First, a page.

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Now that the polls for the US presidential elections are over and the votes counted, congratulations from across the globe are flowing into the President-elect Joe Biden who will assume charge in the White House next January. That is if anarchy does not sweep through the nation, spurred on by hard-core and heavily armed MAGA supporters who see President Donald Trump as the saviour if you will of the superiority of the white race.

From Canada’s Trudeau to Germany’s Merkel, from the Saudi King Salman to India’s Narendra Modi, felicitations and messages have made their way to the newly appointed leader of the United States of America. Most European leaders are privately glad to see the change in leadership, since many of them had a tumultuous relationship with the outgoing president.

Since the middle of the last century, more than a hundred thousand Saudis had made their way to the United States in pursuit of higher education.


A majority of Americans had made their choice and although there are a sizeable number of Americans who oppose the election results and particularly from the Southern states which for the record fought in a civil war more than two centuries ago to maintain slavery, there is little they can do about it in the current situation.

In Saudi Arabia, events leading to the elections were held by thousands of Saudis, many who had bonds and ties to the US spanning decades. Since the middle of the last century, more than a hundred thousand Saudis had made their way to the United States in pursuit of higher education. During their time there, they became accustomed to a way of life entirely alien from their own and many adopted the American ‘can do’ spirit so prevalent back then. They were also highly impressed with their host’s honesty, generosity, and sense of justice. America too, welcomed them back them and embraced them with open arms, leading many Saudis to this day calling America ‘my second home.’ They were invited into American homes to share in a Thanksgiving or Christmas dinner feasts, invited over to an American’s home to watch the July 4 fireworks from, or even to do a Halloween run collecting candy with their kids. Many Saudis also fell in love with local girls, married them, and had children of dual citizenship, citizens who to this day maintain a tight bond with the country of their birth.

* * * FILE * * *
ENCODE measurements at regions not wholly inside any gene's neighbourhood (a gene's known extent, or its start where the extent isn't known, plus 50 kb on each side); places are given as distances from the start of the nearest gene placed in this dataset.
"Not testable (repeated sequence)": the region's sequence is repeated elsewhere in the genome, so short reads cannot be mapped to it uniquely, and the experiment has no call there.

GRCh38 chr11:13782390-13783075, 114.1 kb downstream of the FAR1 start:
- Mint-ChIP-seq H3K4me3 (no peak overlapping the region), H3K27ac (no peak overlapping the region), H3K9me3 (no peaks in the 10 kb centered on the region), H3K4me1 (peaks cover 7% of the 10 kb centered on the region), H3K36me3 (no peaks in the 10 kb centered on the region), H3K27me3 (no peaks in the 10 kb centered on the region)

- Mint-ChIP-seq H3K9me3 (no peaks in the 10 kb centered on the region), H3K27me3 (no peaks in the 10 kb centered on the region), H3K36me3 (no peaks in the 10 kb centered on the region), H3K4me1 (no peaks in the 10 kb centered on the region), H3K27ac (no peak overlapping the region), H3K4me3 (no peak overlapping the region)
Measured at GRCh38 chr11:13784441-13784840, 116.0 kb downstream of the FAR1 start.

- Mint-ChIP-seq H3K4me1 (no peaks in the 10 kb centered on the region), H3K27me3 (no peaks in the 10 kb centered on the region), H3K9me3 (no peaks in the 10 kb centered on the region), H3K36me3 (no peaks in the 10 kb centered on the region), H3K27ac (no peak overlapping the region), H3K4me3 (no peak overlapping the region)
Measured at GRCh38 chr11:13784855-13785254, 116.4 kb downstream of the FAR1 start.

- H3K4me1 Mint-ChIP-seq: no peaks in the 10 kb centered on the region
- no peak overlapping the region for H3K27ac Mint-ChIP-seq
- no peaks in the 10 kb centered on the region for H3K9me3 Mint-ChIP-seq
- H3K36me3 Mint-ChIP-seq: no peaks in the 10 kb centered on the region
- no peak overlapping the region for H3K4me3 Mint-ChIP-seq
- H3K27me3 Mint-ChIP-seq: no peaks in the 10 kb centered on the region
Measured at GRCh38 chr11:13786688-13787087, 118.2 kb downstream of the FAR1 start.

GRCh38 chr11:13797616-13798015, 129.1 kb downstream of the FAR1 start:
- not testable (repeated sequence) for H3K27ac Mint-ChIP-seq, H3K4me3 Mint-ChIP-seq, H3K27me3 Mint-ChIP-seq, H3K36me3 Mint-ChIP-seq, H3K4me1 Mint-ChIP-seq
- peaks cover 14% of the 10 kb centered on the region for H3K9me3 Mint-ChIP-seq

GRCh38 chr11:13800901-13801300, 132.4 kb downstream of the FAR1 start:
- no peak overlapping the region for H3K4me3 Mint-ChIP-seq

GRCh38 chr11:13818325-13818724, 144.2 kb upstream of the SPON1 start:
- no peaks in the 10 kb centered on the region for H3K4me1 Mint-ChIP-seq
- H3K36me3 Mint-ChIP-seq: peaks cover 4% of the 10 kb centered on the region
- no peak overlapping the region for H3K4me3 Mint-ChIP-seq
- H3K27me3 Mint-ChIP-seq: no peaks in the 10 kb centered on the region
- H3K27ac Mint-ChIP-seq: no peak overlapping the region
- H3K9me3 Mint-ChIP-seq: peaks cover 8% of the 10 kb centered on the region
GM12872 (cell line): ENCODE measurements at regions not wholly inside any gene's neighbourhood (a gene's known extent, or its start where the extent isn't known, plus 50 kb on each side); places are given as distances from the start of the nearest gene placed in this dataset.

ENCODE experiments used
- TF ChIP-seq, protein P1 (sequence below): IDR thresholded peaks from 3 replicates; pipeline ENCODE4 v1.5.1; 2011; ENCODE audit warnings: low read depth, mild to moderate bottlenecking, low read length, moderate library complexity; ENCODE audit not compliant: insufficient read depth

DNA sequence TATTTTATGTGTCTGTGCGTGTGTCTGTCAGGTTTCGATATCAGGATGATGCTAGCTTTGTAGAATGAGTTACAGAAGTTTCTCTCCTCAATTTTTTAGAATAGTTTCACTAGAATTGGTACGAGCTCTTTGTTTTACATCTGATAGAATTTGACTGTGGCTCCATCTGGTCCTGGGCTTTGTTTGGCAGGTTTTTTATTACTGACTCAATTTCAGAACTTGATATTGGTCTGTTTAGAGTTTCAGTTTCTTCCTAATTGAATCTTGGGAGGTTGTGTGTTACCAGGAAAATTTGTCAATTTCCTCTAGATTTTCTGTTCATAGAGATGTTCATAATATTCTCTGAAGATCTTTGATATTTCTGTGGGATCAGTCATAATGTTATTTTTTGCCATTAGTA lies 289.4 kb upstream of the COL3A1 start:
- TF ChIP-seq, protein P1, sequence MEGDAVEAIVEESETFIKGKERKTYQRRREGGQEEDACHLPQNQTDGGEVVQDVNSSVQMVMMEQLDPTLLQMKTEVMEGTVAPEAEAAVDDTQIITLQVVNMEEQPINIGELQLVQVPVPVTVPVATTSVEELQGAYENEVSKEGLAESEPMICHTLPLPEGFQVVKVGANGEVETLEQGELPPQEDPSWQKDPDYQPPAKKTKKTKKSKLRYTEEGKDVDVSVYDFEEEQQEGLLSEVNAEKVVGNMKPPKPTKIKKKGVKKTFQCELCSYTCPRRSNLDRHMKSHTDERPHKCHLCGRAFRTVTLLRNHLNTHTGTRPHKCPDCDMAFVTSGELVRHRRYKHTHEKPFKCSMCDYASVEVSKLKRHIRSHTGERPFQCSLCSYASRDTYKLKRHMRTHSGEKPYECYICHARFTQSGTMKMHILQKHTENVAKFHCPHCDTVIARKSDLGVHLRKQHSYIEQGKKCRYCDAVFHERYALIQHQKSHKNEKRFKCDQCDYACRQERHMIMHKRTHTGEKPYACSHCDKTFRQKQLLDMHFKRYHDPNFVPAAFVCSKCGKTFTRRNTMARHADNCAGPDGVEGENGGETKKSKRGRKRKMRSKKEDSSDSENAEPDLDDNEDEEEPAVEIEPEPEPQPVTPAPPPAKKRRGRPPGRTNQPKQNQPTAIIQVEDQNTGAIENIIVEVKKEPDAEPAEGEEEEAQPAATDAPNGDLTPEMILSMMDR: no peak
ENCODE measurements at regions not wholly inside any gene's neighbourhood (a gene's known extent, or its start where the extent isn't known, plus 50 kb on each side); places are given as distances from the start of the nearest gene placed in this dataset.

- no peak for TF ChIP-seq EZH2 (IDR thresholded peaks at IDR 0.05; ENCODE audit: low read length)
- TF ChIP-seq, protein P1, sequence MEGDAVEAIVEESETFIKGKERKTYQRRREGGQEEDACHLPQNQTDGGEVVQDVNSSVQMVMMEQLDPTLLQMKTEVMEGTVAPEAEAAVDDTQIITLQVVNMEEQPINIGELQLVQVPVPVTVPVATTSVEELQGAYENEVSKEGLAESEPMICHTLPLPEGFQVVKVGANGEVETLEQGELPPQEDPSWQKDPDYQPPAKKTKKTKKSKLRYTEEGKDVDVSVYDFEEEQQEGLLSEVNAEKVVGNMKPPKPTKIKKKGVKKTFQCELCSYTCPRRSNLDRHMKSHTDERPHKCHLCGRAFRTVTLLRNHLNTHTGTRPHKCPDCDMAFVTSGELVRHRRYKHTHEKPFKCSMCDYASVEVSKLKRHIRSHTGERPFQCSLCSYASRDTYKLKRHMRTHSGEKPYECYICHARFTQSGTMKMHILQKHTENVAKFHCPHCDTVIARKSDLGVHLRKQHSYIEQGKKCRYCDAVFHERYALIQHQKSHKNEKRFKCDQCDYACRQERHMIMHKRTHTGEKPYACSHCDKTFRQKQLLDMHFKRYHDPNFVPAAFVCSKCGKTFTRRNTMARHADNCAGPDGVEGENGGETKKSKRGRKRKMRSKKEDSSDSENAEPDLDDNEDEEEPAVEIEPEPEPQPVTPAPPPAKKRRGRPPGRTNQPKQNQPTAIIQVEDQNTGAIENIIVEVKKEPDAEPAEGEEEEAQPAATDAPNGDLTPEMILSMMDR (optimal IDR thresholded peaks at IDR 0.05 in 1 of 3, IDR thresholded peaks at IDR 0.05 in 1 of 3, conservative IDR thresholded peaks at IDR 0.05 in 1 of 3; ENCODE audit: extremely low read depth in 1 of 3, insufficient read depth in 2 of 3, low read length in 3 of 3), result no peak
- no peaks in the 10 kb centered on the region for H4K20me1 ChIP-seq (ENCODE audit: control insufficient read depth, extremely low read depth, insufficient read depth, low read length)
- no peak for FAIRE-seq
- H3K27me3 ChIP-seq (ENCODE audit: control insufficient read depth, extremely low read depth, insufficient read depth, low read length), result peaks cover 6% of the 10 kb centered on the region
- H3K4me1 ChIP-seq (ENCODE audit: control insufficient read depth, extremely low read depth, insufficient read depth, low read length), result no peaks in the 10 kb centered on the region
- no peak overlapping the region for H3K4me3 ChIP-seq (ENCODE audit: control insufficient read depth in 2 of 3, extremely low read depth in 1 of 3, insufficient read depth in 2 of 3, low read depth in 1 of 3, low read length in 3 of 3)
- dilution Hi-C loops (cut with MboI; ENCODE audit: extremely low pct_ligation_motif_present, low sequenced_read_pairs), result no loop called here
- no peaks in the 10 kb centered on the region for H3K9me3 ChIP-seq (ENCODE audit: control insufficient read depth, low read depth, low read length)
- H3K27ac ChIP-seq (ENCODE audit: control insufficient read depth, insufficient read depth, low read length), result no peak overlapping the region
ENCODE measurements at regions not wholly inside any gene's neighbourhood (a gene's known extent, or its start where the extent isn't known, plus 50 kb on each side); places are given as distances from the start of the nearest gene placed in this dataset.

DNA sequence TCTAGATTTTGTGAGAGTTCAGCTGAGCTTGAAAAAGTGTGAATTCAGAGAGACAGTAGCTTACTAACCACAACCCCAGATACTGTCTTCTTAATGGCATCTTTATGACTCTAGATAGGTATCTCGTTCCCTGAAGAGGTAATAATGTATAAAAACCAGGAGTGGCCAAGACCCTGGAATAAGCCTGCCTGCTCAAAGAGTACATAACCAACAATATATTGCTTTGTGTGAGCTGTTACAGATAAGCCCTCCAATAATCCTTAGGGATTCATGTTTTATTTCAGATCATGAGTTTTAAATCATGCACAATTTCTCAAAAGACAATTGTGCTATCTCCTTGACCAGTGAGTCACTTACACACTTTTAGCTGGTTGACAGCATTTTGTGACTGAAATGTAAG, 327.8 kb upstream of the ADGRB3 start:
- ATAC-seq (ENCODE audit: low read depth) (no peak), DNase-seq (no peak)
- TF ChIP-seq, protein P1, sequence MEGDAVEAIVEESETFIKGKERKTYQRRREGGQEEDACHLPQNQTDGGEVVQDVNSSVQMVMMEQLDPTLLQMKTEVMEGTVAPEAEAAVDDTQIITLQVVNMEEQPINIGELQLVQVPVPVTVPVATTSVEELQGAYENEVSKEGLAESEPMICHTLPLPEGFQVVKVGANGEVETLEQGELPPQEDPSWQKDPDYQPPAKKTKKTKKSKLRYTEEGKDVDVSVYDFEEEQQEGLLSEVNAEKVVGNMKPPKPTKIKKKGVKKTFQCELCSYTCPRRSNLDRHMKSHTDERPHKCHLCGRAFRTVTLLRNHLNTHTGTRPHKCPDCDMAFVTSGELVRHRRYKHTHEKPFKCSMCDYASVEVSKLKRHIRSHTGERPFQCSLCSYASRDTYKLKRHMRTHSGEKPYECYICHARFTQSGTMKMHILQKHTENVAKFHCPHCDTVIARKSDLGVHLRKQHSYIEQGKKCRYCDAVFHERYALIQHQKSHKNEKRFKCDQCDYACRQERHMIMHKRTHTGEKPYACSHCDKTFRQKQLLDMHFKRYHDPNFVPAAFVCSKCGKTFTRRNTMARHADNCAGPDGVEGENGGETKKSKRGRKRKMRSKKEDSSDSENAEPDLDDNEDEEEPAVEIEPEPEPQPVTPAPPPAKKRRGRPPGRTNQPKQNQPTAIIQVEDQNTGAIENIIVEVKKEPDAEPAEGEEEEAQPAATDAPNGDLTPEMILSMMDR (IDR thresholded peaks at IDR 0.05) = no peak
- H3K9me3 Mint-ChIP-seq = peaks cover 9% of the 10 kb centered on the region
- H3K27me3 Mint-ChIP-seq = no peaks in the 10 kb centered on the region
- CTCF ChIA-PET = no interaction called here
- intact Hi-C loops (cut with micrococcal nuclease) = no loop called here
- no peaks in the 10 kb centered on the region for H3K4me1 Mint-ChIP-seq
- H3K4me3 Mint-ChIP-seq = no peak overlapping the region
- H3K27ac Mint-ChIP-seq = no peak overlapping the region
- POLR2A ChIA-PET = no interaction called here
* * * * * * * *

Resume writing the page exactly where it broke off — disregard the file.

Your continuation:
Memories of the days in the US

Doctors and engineers, pilots and businessmen and a host of other professions, they eventually made their way back to their country eager to exercise their newly learnt knowledge in building the Saudi desert from the ground up. With their return, they carried with them fond memories of the times spent there and kept up with events particularly those of the universities they had attended or the states they had lived in.

And so when this election rolled in, Saudis too, along with overseas Americans in different parts of the world, were eagerly following the results with bated breath. This was not a race between two ideologically similar opponents. And when the results were announced, a surprising number of Saudis were not necessarily pleased with the outcome.

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Badr is one such Saudi who had spent a considerable number of years in the state of Georgia in the US. He claims that with a Biden victory the path opens up for Iran to become more aggressive and that is surely bound to be a thorny issue that could potentially lead to wars. He maintained that Trump had muzzled Iran and stopped them from pursuing aggression by ‘threatening to blow them out of existence, and that is what Iran understands. They would not dare go against him as they fear him as an action man.’

Shareef, another Saudi and a PhD graduate from Stanford University in California, is glad to see the end of the Trump era. ‘He became a cult figure to the masses and had he become re-elected, things might have changed with no end to his reign. Democracy would have perhaps vanished and so would my ties to my second home.’

While the US election drama is still in full swing with unproven accusations of fraud, Shareef can breathe a sigh of relief that January 20, 2021, will herald a new dawn in US politics.

— Tariq A. Al Maeena is a Saudi sociopolitical commentator. He lives in Jeddah, Saudi Arabia. Twitter: @talmaeena